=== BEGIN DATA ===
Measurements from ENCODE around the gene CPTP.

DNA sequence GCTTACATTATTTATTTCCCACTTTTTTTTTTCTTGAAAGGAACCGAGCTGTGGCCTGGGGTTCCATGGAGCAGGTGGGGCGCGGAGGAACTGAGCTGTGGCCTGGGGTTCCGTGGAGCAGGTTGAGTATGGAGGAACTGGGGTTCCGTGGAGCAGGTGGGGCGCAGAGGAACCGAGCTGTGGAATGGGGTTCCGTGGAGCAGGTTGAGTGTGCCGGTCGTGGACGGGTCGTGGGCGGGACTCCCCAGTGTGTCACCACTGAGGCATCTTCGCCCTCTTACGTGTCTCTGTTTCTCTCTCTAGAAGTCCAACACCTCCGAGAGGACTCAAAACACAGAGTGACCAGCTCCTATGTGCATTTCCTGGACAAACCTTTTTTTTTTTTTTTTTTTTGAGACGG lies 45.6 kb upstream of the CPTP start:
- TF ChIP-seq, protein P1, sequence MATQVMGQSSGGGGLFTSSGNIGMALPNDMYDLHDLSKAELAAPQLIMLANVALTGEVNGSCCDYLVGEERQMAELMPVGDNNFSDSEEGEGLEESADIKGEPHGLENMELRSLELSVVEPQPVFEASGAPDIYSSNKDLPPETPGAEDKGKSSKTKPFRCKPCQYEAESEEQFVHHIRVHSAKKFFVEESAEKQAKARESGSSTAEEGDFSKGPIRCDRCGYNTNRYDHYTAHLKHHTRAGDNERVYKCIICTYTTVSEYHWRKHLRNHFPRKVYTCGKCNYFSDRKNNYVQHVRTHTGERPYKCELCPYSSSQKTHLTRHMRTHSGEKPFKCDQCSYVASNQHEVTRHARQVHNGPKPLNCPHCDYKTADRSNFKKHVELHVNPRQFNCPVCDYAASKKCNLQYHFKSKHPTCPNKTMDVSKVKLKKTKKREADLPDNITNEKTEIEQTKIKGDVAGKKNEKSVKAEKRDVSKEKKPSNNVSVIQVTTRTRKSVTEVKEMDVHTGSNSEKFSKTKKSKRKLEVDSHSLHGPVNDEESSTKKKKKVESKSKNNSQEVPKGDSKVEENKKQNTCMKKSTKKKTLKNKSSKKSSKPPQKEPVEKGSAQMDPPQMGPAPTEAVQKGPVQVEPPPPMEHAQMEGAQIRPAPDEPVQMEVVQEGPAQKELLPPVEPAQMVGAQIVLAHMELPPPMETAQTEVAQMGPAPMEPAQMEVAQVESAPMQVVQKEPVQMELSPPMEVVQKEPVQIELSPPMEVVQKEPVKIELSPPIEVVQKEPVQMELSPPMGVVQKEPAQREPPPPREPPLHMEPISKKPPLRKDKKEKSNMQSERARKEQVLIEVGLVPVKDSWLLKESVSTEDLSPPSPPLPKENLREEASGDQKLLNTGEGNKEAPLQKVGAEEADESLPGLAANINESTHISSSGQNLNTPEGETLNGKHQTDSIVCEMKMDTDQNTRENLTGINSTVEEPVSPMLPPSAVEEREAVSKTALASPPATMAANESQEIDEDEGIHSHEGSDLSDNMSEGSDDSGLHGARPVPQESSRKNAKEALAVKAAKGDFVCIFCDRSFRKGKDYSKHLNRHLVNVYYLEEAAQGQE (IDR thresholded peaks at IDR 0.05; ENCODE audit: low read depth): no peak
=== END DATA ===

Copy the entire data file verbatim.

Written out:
Measurements from ENCODE around the gene CPTP.

DNA sequence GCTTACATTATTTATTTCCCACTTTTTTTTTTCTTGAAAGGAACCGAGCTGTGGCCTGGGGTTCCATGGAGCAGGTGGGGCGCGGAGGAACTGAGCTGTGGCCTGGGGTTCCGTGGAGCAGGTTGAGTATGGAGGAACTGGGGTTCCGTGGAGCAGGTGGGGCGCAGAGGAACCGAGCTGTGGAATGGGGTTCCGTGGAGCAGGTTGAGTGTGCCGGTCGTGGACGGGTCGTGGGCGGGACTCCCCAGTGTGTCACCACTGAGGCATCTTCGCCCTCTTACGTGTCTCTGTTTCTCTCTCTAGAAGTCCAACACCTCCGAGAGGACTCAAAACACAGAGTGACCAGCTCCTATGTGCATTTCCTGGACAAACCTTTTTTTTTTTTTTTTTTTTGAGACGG lies 45.6 kb upstream of the CPTP start:
- TF ChIP-seq, protein P1, sequence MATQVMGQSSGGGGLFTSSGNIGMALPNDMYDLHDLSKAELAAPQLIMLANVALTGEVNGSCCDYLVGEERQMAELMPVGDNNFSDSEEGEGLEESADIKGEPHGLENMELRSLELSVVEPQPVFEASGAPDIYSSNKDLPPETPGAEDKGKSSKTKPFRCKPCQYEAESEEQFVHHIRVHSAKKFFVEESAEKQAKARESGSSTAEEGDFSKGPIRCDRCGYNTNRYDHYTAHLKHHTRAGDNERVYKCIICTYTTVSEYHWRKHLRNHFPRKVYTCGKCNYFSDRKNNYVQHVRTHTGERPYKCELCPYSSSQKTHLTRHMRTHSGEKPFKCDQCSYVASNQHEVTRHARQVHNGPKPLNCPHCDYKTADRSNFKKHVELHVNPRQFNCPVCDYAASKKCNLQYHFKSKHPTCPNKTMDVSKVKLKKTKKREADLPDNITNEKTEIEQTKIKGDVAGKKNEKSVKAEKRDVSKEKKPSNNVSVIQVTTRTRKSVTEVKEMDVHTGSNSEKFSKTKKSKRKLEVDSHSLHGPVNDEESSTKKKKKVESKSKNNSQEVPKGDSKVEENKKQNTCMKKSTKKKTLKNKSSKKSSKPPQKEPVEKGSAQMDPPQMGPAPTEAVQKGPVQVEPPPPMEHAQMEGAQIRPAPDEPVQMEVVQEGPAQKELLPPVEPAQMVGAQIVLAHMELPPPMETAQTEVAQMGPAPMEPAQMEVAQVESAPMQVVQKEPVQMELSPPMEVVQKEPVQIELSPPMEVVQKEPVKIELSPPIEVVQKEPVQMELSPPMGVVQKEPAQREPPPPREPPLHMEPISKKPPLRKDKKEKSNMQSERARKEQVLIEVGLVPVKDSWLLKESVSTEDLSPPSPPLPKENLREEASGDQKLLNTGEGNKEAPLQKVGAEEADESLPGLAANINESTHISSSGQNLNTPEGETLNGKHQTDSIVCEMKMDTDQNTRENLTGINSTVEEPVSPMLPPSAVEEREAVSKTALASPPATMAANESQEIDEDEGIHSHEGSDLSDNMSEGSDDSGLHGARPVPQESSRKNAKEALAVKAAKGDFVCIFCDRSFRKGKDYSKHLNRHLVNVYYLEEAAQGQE (IDR thresholded peaks at IDR 0.05; ENCODE audit: low read depth): no peak